A couple years after graduating from Ottawa High School, Brent Thomas tried community college but decided it wasn’t for him.
“It wasn’t working out,” Thomas said. “I needed something a little bit more focused.”
That led him to the military.
Thomas enlisted in the U.S. Air Force and served from 1995 to 2004. He got married, and Thomas and his wife, Karen, joined the Air Force together.
“My time in the military working with younger troops and new troops when they came in, and my time working as a Motorcycle Safety Foundation instructor (in the Air Force), those things sort of laid the ground work to moving into the civilian world working as an educator and then moving into coaching, which is just a further extension of the classroom.”
After enlisting, Thomas went to basic training at Lackland Air Force Base in Texas. Part of his tech school was there, as well, and the other half was at Fort Dix in New Jersey.
Thomas then went to Luke Air Force Base in Arizona, where he served as a military police officer, which in the Air Force is called security forces. He also served as a trainer in the Motorcycle Safety Foundation, which led to his pursuit of teaching after he left the military.
“I worked what they call ‘flight,’ where I was a law enforcement troop, so that meant I was doing base entry for the first few years until you learn the job a little better,” Thomas said. “From there, I was doing regular police-type jobs. I was in a patrol car pulling people over for speeding, going to robberies, all those kind of things.
“Later on, I became a desk seargent, so I was the one who was dispatching patrols and doing reports and that sort of thing, making sure the flight was running properly.”
Thomas also had stints in southern Italy and Honduras.
Thomas was in Italy in the summer of 1997, helping the mission against Slobodan Milosevic, the president of Serbia who later was indicted for war crimes and crimes against humanity, including genocide.
“It was the same type of role, but our mission had changed a little bit,” Thomas said. “We were in a support role to stop what he was doing.”
In Honduras, he was stationed at Soto Cano Air Base.
“We had regular security missions, regular base military police-type missions, but we also had medical missions and drug interdiction missions, where you would work with civilian counterparts in the local areas,” Thomas said.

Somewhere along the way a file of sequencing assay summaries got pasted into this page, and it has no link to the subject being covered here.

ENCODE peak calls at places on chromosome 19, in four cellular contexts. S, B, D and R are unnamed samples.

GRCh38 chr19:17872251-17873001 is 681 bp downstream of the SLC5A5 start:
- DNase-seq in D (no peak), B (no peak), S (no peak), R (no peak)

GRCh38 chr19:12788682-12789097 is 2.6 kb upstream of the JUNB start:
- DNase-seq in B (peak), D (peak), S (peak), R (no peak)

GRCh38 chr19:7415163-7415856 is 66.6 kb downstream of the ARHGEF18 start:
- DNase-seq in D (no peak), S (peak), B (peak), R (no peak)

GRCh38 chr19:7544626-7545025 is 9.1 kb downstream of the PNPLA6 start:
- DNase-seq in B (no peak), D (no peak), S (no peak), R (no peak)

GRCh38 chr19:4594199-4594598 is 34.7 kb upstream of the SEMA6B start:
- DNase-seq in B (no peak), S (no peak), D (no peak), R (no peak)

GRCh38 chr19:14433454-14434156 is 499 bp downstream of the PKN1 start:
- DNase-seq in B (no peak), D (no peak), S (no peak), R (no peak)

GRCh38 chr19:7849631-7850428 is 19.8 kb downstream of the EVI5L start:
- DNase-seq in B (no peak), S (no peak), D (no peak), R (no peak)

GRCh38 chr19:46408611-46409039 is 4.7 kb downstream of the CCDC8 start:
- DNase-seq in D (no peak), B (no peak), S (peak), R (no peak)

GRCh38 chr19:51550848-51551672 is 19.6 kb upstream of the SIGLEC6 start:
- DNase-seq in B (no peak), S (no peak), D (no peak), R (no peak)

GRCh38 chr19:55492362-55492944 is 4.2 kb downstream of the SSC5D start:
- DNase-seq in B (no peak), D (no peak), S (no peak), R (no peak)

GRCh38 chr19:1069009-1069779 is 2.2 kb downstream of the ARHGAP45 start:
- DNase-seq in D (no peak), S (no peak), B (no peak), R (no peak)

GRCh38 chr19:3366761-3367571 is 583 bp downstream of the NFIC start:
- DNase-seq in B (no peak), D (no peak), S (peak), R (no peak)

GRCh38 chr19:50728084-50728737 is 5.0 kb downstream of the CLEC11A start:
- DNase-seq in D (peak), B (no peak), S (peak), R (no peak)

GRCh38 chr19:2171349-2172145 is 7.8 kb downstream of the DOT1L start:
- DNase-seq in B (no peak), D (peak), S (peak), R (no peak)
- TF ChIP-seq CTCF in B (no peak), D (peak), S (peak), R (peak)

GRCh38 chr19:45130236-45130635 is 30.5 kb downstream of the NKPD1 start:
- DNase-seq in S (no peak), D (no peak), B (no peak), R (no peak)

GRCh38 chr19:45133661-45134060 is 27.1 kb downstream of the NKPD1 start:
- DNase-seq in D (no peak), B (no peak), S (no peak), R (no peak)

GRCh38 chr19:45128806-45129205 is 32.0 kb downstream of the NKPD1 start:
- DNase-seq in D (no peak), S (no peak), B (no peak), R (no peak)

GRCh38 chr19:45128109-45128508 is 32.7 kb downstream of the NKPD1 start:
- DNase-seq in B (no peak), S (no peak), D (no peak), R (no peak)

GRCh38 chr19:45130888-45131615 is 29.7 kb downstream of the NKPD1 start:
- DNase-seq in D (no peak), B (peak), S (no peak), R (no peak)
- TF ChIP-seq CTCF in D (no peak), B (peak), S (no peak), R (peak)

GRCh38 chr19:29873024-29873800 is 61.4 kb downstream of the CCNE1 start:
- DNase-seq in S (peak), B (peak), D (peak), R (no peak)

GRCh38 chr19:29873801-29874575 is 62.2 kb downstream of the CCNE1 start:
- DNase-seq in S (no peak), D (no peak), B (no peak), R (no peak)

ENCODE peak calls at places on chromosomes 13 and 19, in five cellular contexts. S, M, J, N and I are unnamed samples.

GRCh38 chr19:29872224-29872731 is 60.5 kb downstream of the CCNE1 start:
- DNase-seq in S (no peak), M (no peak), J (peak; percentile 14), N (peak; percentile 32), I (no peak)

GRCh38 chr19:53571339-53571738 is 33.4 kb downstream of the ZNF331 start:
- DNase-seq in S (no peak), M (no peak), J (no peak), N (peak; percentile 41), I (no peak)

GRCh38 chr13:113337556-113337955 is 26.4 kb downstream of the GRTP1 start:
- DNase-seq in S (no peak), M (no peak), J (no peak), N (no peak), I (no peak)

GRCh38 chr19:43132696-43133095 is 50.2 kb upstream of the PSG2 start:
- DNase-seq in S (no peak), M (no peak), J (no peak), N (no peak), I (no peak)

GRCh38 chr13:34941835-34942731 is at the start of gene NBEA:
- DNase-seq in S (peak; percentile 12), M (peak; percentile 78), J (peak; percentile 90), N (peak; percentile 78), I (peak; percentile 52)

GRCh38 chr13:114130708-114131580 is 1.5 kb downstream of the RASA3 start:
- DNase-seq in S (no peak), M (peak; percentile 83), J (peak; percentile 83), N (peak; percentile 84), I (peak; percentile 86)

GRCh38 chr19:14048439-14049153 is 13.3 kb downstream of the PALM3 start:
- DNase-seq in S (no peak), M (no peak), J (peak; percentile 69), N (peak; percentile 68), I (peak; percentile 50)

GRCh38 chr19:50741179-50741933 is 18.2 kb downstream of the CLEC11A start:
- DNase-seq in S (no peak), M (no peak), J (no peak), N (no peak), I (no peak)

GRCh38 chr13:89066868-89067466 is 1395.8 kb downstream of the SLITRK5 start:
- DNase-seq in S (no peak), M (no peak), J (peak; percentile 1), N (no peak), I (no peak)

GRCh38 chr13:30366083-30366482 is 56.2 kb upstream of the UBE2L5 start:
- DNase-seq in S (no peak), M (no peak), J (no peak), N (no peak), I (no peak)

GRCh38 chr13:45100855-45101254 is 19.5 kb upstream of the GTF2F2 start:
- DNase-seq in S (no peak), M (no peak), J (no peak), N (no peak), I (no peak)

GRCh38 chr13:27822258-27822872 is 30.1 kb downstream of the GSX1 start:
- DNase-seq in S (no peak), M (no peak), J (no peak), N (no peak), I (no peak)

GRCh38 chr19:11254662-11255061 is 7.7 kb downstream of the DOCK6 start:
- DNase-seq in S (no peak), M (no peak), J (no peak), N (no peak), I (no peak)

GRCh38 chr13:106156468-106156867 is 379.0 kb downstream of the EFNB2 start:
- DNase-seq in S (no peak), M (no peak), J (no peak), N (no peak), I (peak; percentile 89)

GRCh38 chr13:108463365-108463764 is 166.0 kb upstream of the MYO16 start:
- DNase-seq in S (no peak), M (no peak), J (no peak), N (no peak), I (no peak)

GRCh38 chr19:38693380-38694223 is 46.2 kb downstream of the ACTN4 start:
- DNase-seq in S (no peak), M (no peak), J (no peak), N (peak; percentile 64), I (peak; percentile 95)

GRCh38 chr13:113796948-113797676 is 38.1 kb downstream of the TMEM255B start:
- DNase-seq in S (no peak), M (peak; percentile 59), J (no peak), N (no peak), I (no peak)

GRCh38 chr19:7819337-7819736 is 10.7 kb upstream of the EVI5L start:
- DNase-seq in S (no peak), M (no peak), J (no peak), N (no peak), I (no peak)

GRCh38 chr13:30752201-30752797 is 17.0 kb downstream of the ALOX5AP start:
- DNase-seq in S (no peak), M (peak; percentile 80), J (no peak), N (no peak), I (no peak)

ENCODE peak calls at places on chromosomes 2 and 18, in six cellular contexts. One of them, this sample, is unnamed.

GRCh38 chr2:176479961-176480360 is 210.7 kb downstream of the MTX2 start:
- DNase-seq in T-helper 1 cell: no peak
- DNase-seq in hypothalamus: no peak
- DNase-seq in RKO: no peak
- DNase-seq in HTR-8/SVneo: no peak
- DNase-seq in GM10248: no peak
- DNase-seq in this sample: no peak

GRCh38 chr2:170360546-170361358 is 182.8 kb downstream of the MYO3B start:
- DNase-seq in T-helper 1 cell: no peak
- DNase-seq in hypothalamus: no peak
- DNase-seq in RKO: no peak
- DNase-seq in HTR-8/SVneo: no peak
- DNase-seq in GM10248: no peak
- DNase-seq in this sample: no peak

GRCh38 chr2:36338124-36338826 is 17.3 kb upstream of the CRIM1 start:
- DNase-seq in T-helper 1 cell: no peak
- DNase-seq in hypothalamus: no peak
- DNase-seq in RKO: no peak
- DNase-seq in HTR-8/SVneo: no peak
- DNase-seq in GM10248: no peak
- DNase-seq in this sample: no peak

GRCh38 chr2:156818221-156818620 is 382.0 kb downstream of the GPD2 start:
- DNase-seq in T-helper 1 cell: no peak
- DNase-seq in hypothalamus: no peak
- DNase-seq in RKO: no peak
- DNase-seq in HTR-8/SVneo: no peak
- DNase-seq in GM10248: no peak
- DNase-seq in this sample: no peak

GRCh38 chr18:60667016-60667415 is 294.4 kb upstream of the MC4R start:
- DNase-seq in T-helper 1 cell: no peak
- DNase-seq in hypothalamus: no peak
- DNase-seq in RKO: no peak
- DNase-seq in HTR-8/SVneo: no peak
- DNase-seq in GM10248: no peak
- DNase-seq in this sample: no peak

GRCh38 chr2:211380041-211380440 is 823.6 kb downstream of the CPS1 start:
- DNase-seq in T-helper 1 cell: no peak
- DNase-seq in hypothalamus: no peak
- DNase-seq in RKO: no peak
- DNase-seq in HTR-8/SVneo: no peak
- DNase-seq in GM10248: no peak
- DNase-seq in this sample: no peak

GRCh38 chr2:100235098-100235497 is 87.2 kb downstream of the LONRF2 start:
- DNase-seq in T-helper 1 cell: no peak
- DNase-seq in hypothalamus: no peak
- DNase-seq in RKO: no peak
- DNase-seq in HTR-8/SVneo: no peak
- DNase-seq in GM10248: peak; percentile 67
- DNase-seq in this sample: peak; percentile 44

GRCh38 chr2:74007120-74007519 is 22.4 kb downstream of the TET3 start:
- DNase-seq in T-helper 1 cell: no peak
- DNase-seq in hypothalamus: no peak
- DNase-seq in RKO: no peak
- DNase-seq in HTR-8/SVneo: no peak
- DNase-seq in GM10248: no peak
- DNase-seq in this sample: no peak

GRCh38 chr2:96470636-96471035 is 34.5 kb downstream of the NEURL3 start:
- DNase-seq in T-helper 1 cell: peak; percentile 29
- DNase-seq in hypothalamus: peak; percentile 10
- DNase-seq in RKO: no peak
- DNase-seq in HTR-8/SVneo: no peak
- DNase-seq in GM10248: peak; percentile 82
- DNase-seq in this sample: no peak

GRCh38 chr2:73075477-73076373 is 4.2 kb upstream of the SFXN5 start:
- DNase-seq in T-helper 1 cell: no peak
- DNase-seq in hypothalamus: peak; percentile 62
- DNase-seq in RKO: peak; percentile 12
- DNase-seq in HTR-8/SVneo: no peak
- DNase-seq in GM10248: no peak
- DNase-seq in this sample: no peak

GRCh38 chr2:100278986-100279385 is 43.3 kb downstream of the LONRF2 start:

When it was time to reenlist, Thomas returned for six years, while his wife, who was a surgical tech, did a four-year stint so the couple could stagger their exits for their two daughters.
In 2004, after leaving the Air Force, Thomas went to Illinois State University to get his undergraduate degree in history education. He started teaching in 2008 and became a special education teacher in 2010.
Thomas also has taught at Earlville, the Kishwaukee Education Consortium in DeKalb, Serena, and now is in his second year at L-P.
“Through some work experiences and life experiences, I found my way to special education and have been doing that ever since,” Thomas said. “This is only my second year at L-P, but it’s been fantastic. They have a really excellent program here, so I really enjoy doing it.”
Thomas previously coached track and field and became an assistant boys swimming coach when he got to L-P.
He started doing triathlons about five years ago. He’s run a couple full Ironmans, several half Ironmans and has competed in sprint triathlons.
“Since I’m a triathlete, swimming is something I have a little bit of a background in, and I thought it would be a good fit, and it’s seemed to work out pretty well,” Thomas said. “I like to coach because special education can be a little bit isolating, but with coaching you’re pushing yourself out into the community a little bit more, so you’re getting to know more people. That’s part of the reason I do it.
“I also like it because it’s another opportunity to help students learn whether it’s a skill set they’re learning in the sport or if it’s sportsmanship or any of the other things that happen to come along with sports.”
Thomas’ two daughters, Kirsten and Morgan, both enlisted in the Air Force as well. Kirsten is an aircraft load master at Kirtland Air Force Base who flies on C-130s picking up and dropping off implements, while Morgan works in air traffic control at Holloman Air Force Base.
“They’ve excelled and done really well for themselves, and I couldn’t be prouder,” Thomas said.